A source within the team confirmed that Tressel informed his coaching staff this morning after the OSU Board of Trustees accepted his resignation in a special meeting yesterday.
OSU officials denied last night than any press conferences were scheduled or in the planning stages regarding football.
Tressel received emails from Columbus attorney Chris Cicero in April of 2010 informing him that quarterback Terrelle Pryor and wide receiver DeVier Posey were likely in violation of NCAA rules for accepting extra benefits from Columbus tattoo parlor owner Edward Rife.
Tressel did not tell OSU or the NCAA about the content of those emails until the school approached him in January after discovering them in a search of his emails.
Tressel signed an NCAA Compliance form in September stating he had informed school officials of all NCAA violations he was aware of.
OSU said he misled its investigators twice in December when Pryor, Posey and three other players were suspended five games for the violations Cicero detailed in his emails to Tressel nine months earlier.
Tressel was hired by OSU before the 2001 season to replace John Cooper. Since becoming Ohio State’s 22nd head football coach, Tressel’s teams have played in three BCS National Championship Games. His 2002 squad won a national title and achieved the first 14–0 season record in major college football since Penn went 15–0 in 1897. Tressel had an overall record of 106–22 at Ohio State, including seven Big Ten Conference championships, a 6–4 bowl record, a 5–3 mark in BCS bowl games, and an 9–1 record against the arch-rival Michigan Wolverines. Tressel’s nine wins against Michigan place him second in school history to Woody Hayes, who had 16. He is the only Ohio State head coach to win seven consecutive games against the Wolverines. On October 9, 2010, Tressel won his 100th game at Ohio State with a victory over Indiana.
Tressel has coached the Buckeyes to two 19-game winning streaks, one in the 2002–2003 season and the other in 2005–2006. Tressel’s winning percentage at Ohio State of 82.8% is the second best in school history, behind only Carroll Widdoes’ 16-2 (88.9%) mark in the 1944–1945 seasons.
As Ohio State’s head coach, Tressel is known for a conservative style of play calling (dubbed “Tressel-ball”), winning games with just enough scoring, strong defense, and “playing field position.” He is sometimes referred to as “The Senator”, because of his composure on the sidelines during play and his diplomatic way of interacting with representatives from the media.He is also often referred to as “The Vest” for his penchant for wearing a sweater vest on the sidelines.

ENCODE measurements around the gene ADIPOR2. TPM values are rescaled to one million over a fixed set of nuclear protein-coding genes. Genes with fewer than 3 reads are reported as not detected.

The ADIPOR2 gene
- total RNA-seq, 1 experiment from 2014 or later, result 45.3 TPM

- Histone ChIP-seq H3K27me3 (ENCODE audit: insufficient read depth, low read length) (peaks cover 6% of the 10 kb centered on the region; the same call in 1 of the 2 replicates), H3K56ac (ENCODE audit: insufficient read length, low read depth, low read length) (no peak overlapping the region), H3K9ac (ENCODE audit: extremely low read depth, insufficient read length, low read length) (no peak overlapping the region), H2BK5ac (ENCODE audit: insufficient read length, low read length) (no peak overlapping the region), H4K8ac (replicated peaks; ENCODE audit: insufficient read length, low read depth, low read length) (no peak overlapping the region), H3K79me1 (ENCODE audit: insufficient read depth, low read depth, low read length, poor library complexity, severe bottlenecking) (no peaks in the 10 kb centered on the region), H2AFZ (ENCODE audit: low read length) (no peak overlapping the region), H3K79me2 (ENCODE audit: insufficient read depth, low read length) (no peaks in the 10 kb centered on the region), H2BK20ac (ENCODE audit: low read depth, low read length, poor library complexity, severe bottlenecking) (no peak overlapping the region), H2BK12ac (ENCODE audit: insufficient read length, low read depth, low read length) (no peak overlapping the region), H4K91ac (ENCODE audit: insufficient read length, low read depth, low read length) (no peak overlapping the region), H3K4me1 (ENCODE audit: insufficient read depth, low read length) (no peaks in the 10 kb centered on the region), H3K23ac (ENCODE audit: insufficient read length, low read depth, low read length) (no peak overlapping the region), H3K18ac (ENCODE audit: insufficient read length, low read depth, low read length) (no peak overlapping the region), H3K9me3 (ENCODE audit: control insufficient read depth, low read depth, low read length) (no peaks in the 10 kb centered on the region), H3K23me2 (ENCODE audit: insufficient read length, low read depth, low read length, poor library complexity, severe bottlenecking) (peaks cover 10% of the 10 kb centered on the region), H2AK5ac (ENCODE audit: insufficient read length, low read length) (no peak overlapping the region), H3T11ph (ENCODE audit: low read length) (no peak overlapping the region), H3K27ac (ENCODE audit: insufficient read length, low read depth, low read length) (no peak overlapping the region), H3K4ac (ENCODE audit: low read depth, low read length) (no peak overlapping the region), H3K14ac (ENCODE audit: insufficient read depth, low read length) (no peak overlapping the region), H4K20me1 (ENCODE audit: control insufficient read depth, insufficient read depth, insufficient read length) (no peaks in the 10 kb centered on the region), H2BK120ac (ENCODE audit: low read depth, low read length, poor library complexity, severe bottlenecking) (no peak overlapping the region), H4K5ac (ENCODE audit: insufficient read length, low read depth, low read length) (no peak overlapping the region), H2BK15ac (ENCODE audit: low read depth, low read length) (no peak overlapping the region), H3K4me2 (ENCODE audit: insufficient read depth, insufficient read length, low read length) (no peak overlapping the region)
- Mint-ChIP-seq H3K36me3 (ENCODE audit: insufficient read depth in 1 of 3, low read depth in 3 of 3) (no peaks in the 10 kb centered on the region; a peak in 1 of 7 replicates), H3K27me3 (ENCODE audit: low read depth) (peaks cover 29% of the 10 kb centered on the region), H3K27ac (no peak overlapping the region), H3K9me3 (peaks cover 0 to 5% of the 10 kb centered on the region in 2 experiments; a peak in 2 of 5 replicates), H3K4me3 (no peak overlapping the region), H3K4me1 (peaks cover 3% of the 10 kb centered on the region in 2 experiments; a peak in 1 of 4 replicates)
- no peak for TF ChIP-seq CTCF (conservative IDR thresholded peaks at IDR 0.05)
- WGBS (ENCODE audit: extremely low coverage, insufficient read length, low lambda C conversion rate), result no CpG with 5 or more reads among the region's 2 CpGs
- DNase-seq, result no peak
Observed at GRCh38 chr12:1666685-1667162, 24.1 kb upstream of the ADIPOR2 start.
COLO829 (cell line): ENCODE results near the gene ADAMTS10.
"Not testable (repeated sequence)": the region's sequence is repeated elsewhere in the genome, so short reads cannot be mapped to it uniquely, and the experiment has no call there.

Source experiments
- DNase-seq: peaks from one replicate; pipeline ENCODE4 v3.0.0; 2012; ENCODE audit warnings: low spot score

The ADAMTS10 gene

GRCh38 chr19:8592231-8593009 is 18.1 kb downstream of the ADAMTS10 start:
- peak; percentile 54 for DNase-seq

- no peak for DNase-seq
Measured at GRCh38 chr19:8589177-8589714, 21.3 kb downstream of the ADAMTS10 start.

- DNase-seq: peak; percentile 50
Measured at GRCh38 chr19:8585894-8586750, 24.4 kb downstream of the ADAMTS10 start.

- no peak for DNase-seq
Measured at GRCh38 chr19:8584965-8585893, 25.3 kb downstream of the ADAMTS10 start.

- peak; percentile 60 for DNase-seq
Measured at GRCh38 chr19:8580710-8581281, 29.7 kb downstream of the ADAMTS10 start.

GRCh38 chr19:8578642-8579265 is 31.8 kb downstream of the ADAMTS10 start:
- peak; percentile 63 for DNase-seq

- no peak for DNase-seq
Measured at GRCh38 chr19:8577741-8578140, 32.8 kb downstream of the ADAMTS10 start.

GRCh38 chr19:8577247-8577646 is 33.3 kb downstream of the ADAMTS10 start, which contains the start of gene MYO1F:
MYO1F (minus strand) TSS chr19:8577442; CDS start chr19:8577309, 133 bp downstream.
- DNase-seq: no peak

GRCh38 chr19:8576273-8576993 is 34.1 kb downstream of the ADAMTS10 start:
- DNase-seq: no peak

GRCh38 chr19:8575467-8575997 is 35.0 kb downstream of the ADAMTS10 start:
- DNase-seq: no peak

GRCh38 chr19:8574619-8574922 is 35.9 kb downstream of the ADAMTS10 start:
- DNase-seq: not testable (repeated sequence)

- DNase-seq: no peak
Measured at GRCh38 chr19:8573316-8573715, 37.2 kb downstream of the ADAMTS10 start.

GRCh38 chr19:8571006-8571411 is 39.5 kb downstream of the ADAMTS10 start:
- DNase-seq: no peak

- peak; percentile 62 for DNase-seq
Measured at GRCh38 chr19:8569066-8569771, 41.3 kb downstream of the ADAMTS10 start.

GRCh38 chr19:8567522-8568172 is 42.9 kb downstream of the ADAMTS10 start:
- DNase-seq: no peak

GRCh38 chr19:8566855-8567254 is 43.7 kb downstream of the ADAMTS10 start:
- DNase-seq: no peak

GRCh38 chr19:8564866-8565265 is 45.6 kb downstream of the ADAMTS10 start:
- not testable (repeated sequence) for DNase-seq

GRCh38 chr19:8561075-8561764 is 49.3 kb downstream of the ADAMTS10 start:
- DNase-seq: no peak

With his five national championships, Tressel is one of only two active coaches with 5 or more national championships in any division. Even more remarkably, he is the third Tressel to reach 100 wins, joining his father (155 wins) and his older brother, Dick (currently OSU running backs coach), who coached at Hamline University (124 wins).
- March 8, 2011 – Tressel was suspended by Ohio State the first two games of the 2011 season and fined $250,000 for failing to notify the school of NCAA violations involving Ohio State football players and a financial arrangement with Edward Rife, owner of a local tattoo parlor, who was at the time under investigation by the FBI for drug trafficking. The arrangement, which resulted in five Ohio State football players being suspended, involved trading championship rings, jerseys and other football-related awards for tattoos
- March 17, 2011 -it was announced that Tressel requested Ohio State Athletic Director Gene Smith that he extend his own suspension to the same number of games as his players. Smith accepted the request, and, as a result, Tressel will miss the first five games of the 2011 season. Ohio State President Gordon Gee assured the public that Tressel would not lose his job over the matter.
- April 25, 2011 - The NCAA accused Tressel of withholding information and lying to keep Buckeyes players on the field. In a “notice of allegations” sent to Ohio State University by the NCAA relating to the coach are considered “potential major violations” and had “permitted football student-athletes to participate in intercollegiate athletics while ineligible. The report also says he “failed to deport himself … (with) honesty and integrity” and said he was lying when he filled out a compliance form in September which said he had no knowledge of any NCAA violations by any of his players.”
- May 30, 2011 – Jim Tressel resigned as head coach.
Luke Fickell named interim Head Coach
Luke Fickell is in his tenth year on the Ohio State coaching staff. He coaches the Buckeyes linebackers and is co-defensive coordinator. He was named to the latter position in April, 2005. In that role, he is actively involved in game planning and strategy.
According to www.ohiostatebuckeyes.com, Fickell is a Columbus native (DeSales High School, where he was a state wrestling champion) and a 1997 graduate of Ohio State, where he was a four-year starter at nose guard. Post-graduation, Fickell spent a year on the injured reserve list with the New Orleans Saints before beginning his coaching career.
During his first two years at Ohio State, Fickell was in charge of the special teams and assisted with the defensive front. In his role as special teams coordinator, Fickell had specific responsibility for the punting team. Under his tutelage, that unit has excelled, leading the Big Ten in net punting in three of the past five years.
Fickell played for the Buckeyes from 1992-96, redshirting the first year and then starting the next four seasons at nose guard. He started a school-record 50 consecutive games between 1993 and 1996.